With vacation season still in swing, it’s time to touch on a topic for safe travelling. Travelers diarrhea, or TD, can range from ruining a vacation day to spending some time in a foreign hospital. It’s more dangerous that it seems. Depending on the destination and season about 30% to 70% of travelers will be affected.
Let’s say 100 people were travelling for 2 weeks. 50 of those people will have at least one episode of TD, while 10 of those 50 will be confined to a bed for a day. 1 of those people will be hospitalized for their TD.
Those are the statistics. 1 in 2 people, over a two-week period will likely get travellers diarrhea.
What is Travelers Diarrhea?
Over a 24-hour period if you must rush to the bathroom three or more times, there’s a good chance you’ve been struck by TD.
This is usually caused by a bacterium (5-8% of the time it is caused by a virus). ETEC (a form of E. Coli) is the most common cause, followed by Campylobacter Jejuni, Shigella SPP., and Salmonella SPP.
TD usually begins abruptly. Most cases cause 3-5 loose stools per day and sometimes (20%) can cause more than 20 in 24 hours!
Other symptoms include:
- Blood/Mucous in Stools
- Fecal Urgency
- Abdominal Pain
- Fever lasing 1-2 days (40% of patients)
The main issue with TD is it can lead to dehydration in severe cases. This dehydration can cause Hypotonia, Muscle Cramps, Arrhythmias, Shock and even Coma.
Risks for TD
The most common source of TD is food. There’s many reasons food can cause TD so to make sure you only go to reputable restaurants while travelling and be careful about what you buy.
Some of the ways food can get infected are:
- Fertilization of crops with human fecal matter
- Inadequate transport/storage of food items
- Poor refridgeration
- Lack of pasteurization
- Unhygienic food handling practices
Contaminated water is not as common of a source of TD infection as you’d think. The pathogen comes in lower concentrations in liquids but it is still best to exercise caution against foreign water.
Risk factors also include the health of the traveller or the type of travel:
- Low gastric acidity
- Extreme travellers or adventure travel such as backpacking or camping
- Higher socioeconomic status
- Over six years old
- Young adults have a higher risk than elderly individuals for developing TD likely because they eat larger amounts of food and are also less selective in the foods they eat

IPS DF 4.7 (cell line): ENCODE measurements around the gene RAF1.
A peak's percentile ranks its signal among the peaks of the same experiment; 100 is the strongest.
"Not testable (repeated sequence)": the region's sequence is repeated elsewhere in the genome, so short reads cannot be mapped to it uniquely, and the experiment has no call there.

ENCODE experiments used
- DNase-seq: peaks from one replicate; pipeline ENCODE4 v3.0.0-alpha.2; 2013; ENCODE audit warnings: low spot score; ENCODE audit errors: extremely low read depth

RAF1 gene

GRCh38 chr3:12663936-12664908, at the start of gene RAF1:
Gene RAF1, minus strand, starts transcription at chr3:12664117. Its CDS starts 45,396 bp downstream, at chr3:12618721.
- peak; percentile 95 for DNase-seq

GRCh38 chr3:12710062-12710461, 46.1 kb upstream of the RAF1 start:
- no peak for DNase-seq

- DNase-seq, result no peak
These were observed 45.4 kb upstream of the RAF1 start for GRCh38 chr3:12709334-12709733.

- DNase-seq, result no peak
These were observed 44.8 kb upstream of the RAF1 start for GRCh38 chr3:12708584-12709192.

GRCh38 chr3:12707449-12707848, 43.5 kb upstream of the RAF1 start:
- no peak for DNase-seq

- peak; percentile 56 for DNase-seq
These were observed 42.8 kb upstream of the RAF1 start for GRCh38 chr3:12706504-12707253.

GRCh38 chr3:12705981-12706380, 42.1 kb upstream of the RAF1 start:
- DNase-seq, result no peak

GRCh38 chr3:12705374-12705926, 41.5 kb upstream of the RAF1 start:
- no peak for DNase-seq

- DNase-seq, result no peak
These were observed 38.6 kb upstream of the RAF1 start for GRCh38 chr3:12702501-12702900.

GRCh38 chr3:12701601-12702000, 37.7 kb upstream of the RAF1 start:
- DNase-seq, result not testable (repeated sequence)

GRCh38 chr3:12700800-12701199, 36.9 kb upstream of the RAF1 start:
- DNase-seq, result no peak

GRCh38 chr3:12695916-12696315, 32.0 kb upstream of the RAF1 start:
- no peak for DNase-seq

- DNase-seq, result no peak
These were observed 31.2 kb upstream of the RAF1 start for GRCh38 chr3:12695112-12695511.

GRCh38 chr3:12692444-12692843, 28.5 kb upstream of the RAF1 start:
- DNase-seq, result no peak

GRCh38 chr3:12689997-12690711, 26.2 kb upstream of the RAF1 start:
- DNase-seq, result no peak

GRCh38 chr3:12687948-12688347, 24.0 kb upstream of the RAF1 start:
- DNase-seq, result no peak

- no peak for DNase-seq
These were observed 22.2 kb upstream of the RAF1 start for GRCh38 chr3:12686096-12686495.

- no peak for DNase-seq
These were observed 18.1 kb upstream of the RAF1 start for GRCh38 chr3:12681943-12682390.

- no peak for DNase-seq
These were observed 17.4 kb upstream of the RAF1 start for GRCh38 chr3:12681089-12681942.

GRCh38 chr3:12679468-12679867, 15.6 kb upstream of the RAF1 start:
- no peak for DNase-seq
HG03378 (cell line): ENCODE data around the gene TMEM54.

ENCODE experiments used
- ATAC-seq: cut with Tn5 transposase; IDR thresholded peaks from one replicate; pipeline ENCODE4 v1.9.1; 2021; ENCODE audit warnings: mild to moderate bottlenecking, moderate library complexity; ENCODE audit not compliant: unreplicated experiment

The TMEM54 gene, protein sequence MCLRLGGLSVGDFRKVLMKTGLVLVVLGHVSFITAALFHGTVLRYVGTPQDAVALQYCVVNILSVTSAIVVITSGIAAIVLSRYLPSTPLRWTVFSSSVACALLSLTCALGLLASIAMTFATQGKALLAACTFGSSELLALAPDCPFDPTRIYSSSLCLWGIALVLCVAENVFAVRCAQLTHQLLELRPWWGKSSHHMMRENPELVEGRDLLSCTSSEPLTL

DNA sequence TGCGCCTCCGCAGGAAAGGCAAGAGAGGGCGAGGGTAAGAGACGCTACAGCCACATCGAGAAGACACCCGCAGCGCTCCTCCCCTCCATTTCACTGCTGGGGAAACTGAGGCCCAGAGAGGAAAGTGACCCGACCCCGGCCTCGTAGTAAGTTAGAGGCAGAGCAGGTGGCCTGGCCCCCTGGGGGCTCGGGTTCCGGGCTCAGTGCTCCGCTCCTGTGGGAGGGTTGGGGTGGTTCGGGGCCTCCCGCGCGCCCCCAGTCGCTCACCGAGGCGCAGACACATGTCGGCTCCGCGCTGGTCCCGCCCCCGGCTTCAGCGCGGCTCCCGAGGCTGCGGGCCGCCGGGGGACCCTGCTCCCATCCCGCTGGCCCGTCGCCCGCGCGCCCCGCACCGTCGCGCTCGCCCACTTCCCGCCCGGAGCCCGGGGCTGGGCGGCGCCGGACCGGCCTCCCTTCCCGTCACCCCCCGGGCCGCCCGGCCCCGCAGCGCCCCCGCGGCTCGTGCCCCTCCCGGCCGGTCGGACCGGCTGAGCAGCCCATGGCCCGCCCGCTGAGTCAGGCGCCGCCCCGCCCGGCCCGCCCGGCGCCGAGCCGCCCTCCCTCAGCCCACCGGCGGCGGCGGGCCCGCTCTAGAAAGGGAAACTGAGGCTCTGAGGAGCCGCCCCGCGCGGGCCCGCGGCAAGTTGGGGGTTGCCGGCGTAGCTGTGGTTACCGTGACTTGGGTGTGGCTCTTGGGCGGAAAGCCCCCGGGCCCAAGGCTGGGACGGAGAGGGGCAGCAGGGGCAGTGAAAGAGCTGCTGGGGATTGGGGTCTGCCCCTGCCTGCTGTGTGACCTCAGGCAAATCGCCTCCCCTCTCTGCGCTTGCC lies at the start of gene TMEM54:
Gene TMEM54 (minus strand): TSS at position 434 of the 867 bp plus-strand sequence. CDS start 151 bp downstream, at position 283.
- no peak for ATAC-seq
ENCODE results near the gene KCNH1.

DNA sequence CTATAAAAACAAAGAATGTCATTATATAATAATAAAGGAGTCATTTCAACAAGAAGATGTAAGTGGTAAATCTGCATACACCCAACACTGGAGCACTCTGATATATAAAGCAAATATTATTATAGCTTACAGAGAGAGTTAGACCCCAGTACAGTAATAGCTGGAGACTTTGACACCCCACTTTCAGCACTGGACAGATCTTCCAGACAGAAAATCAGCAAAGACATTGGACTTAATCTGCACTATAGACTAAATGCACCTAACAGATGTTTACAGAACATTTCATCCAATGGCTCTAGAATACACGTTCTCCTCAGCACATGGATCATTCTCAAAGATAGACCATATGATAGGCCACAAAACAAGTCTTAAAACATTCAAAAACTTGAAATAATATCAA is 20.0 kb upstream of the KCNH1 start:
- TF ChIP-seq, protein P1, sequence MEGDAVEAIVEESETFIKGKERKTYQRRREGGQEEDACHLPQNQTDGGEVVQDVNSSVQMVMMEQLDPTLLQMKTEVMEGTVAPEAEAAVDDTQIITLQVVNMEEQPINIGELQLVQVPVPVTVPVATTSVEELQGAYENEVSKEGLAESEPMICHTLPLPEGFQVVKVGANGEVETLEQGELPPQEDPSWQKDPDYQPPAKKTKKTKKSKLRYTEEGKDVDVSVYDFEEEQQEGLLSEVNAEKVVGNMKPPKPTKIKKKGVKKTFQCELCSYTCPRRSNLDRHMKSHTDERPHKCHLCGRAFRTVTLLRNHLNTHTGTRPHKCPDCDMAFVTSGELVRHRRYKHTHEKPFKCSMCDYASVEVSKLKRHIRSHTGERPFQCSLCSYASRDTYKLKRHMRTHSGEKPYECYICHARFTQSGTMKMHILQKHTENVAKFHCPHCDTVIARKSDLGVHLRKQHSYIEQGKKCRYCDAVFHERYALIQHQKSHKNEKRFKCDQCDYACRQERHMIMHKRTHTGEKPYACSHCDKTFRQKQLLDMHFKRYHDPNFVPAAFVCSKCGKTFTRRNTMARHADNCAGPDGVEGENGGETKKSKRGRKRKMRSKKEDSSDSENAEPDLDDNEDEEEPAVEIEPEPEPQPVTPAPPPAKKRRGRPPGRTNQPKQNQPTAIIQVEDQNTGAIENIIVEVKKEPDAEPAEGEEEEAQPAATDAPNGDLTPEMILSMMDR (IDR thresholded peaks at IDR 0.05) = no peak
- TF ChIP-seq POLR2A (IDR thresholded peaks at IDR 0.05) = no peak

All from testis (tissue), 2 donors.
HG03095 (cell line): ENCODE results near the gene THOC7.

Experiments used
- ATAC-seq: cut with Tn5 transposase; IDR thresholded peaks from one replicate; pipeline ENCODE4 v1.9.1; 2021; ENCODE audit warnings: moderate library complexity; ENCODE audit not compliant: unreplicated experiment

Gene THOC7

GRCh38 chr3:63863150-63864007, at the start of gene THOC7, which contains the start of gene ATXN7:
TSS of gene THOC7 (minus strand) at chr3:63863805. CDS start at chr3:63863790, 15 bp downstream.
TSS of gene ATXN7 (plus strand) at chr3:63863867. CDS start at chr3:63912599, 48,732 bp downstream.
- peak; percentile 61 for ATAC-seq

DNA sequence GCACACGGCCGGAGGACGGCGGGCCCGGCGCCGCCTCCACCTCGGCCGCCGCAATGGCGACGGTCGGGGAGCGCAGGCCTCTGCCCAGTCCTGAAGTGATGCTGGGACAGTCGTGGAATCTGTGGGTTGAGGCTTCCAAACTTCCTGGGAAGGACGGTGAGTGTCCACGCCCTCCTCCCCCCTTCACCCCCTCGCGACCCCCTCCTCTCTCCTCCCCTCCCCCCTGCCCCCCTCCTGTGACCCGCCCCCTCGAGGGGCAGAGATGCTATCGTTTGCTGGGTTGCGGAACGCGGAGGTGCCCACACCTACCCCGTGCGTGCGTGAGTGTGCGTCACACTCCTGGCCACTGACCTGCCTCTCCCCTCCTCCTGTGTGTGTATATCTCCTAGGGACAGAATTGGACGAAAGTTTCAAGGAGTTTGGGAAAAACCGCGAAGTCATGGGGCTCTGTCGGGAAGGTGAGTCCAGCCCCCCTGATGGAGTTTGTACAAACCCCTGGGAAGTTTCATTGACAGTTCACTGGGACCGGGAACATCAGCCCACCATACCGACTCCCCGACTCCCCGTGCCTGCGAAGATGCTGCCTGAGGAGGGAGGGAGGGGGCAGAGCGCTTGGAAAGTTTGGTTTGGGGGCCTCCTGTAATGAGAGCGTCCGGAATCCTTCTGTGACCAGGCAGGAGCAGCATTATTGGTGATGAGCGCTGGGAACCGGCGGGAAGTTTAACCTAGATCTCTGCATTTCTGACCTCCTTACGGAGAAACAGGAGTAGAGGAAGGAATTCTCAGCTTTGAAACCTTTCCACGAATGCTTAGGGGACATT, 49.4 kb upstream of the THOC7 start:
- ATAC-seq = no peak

- Location of travel – higher rates in Asia, Middle East, Africa, Mexico, Central America, South America, and the Caribbean
To start there’s a few simple tips for avoiding TD:
- “boil it, cook it, peel it, or forget it”
- May not always be practical
- Hot, thoroughly grilled, or boiled food
- Processed and packaged food
- Cooked vegetables and peeled fruits
- Carbonated soft drinks
- Carbonated water
- Boiled water (most effective form of purification)
- Purified water (bottled water is likely safe where available)
- Eating at recommended restaurants
- Avoiding street vendors
- Avoid salads, sauces, and salsas
- Avoid tap water
- Avoid raw or poorly cooked seafood and meat
Prevention with medication is an option as well. Bismuth subsalicylate (such as Pepto-Bismol), probiotics (generally safe but inconclusive), preventative antibiotics (only for high risk short term travelers), or bovine colostrum (Travelan) have been used for prevention.
Vaccination is also an option (but not a very effective one) in preventing TD. The estimated overall protection in actual travelers for all destinations is thought to be around 25%.
If you end up getting a case of TD, you will need to ensure you’re staying well hydrated, and depending on the severity, you may need a course of antibiotics.
It’s best to talk to your friendly Capsule Pharmacists to figure out the best preventative measures, and if you have any questions on safe travel!
by Capsule Pharmacy | | Categories :